Nova Scotia Olympians and Paralympians not fazed by Rio water woes

Posted November 21st, 2018 by admin and filed in 长沙夜网
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Olympians and Paralympians from Nova Scotia say the polluted waters in Brazil in which they’ll be competing is an issue but not one they can’t handle.

“It’s definitely not the greatest, but we’re making do. It’s the same as for everyone, so it’s just another variable that we have to take into account,” said Danielle Boyd, who is part of a sailing crew competing next month.

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She said she and the rest of her team have already visited Rio de Janeiro and “experienced” the water.

Boyd, 26, and three sailors (plus two who couldn’t attend) were honoured at an event at the Royal Nova Scotia Yacht Squadron‘s clubhouse Thursday afternoon.

READ MORE: Rio Olympic water badly polluted, even far offshore

Politicians from all three levels of government attended.

Paul Tingley, who has won gold and bronze medals in the Paralympics, was in Rio last week and said the sailing conditions were fine but athletes still need to be cautious.

“These things can make you sick, so you have to be careful and use common sense, but I don’t think it’s too big a distraction that it will take away from the great racing that’s ahead,” the 46-year-old said, noting “that the media has pretty much overplayed a lot of the concerns and fears.”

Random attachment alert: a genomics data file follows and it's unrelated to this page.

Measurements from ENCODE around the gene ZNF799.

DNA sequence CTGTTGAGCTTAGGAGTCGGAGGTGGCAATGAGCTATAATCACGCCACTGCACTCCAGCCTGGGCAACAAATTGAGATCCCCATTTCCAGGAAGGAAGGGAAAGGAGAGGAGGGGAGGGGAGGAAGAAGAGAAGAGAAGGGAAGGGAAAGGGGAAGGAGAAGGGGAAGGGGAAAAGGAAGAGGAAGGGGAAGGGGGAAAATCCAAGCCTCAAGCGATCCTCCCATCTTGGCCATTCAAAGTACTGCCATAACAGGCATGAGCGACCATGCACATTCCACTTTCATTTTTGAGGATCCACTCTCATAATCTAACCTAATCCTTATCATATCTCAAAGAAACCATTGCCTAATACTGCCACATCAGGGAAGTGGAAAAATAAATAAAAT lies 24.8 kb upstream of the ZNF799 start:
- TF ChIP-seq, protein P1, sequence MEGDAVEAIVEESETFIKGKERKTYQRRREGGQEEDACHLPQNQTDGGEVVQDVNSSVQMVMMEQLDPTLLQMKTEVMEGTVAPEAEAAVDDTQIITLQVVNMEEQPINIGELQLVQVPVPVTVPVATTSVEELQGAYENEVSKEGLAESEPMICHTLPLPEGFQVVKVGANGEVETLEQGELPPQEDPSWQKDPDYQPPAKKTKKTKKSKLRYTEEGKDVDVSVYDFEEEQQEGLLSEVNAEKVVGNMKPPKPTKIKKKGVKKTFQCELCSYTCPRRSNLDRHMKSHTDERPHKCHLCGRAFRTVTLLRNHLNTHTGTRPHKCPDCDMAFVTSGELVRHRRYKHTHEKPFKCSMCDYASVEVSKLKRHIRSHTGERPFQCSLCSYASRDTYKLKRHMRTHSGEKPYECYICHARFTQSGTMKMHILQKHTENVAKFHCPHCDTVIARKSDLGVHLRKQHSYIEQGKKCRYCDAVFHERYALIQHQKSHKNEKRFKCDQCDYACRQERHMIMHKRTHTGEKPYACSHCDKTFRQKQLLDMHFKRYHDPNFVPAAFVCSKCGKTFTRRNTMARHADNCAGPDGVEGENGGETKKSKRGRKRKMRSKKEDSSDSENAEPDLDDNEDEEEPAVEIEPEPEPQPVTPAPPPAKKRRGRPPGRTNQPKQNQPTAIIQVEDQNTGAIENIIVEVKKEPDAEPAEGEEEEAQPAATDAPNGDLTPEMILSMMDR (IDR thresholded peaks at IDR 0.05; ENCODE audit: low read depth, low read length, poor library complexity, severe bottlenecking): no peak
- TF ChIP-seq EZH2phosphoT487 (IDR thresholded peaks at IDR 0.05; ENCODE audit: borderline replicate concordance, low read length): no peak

READ MORE: Is the Zika virus a public health risk or an Olympic-size overreaction?

The Olympic Games have, historically, been mired in controversy no matter the host.

“I do think that Rio does have an extra level of uncertainty, in a way,” Tingley said. “It’s kind of a lesser-developed nation compared to the last four places I’ve been to and, with the financial worries, maybe that’s a game changer.”

Those are issues athletes can’t control, he added, so they need to focus on what they: the sport.

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